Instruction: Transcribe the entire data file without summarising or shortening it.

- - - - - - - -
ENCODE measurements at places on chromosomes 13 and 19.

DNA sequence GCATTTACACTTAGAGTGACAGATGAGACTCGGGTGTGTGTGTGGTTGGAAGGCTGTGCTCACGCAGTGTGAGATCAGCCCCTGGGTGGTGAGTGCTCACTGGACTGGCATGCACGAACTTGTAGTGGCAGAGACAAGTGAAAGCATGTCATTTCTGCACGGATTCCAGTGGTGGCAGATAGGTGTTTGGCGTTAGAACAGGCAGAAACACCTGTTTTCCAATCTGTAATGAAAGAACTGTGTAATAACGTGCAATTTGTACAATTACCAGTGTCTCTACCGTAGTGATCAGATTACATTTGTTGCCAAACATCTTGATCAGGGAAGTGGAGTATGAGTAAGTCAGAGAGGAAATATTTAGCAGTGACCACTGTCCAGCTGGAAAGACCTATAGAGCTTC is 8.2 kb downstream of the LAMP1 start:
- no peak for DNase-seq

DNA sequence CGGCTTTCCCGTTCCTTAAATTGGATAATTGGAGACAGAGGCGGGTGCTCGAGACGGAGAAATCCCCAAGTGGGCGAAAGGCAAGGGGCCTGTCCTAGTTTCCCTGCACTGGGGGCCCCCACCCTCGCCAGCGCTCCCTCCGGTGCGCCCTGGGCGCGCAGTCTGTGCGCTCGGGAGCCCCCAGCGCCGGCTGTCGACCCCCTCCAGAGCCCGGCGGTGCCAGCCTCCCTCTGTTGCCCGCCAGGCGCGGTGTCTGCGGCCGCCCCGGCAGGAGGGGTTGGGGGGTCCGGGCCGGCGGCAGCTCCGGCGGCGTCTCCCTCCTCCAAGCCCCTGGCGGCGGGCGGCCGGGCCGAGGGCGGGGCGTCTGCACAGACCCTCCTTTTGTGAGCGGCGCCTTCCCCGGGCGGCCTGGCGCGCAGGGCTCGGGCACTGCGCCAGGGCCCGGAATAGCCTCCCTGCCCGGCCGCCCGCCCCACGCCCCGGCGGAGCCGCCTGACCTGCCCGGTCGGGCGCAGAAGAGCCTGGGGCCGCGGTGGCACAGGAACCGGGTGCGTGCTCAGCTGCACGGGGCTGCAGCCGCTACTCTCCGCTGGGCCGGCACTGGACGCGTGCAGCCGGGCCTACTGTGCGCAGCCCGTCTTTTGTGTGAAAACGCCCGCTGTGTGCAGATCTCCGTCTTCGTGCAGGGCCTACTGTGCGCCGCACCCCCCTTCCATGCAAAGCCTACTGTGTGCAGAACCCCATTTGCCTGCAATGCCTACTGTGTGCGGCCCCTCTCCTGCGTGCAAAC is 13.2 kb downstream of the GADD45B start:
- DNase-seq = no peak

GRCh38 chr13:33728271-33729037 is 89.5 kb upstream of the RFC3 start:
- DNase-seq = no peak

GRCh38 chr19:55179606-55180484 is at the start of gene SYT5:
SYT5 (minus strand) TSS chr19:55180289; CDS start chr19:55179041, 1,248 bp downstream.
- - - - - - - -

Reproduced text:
ENCODE measurements at places on chromosomes 13 and 19.

DNA sequence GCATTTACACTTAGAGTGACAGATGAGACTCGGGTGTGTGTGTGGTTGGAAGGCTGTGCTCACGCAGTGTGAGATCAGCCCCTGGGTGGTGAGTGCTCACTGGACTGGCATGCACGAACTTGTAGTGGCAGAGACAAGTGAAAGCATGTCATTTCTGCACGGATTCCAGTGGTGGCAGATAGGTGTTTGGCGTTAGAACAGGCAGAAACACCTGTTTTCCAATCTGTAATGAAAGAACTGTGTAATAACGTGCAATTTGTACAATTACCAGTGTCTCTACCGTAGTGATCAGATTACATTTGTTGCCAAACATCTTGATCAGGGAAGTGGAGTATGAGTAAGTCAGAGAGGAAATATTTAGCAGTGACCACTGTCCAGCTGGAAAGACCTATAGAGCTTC is 8.2 kb downstream of the LAMP1 start:
- no peak for DNase-seq

DNA sequence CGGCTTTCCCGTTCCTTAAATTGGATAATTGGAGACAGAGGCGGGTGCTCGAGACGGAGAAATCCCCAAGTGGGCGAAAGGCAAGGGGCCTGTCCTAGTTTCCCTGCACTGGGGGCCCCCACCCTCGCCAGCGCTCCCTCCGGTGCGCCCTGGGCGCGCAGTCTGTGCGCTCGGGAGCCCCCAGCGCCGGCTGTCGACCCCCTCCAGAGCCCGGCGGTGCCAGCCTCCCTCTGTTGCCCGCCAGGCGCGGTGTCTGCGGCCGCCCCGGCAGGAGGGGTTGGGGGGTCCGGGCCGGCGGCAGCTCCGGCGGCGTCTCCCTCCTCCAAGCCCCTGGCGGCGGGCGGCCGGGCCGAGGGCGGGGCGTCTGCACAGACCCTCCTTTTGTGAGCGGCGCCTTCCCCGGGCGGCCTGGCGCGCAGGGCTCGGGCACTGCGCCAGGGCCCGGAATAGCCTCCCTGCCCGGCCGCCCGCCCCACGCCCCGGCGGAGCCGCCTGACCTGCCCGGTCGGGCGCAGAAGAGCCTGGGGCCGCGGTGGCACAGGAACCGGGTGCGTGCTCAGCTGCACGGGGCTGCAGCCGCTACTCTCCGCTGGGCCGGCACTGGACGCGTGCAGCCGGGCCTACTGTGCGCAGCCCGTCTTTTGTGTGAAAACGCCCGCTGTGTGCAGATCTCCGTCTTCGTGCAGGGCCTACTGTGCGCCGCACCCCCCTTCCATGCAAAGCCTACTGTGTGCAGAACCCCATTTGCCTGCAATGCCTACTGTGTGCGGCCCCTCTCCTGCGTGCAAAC is 13.2 kb downstream of the GADD45B start:
- DNase-seq = no peak

GRCh38 chr13:33728271-33729037 is 89.5 kb upstream of the RFC3 start:
- DNase-seq = no peak

GRCh38 chr19:55179606-55180484 is at the start of gene SYT5:
SYT5 (minus strand) TSS chr19:55180289; CDS start chr19:55179041, 1,248 bp downstream.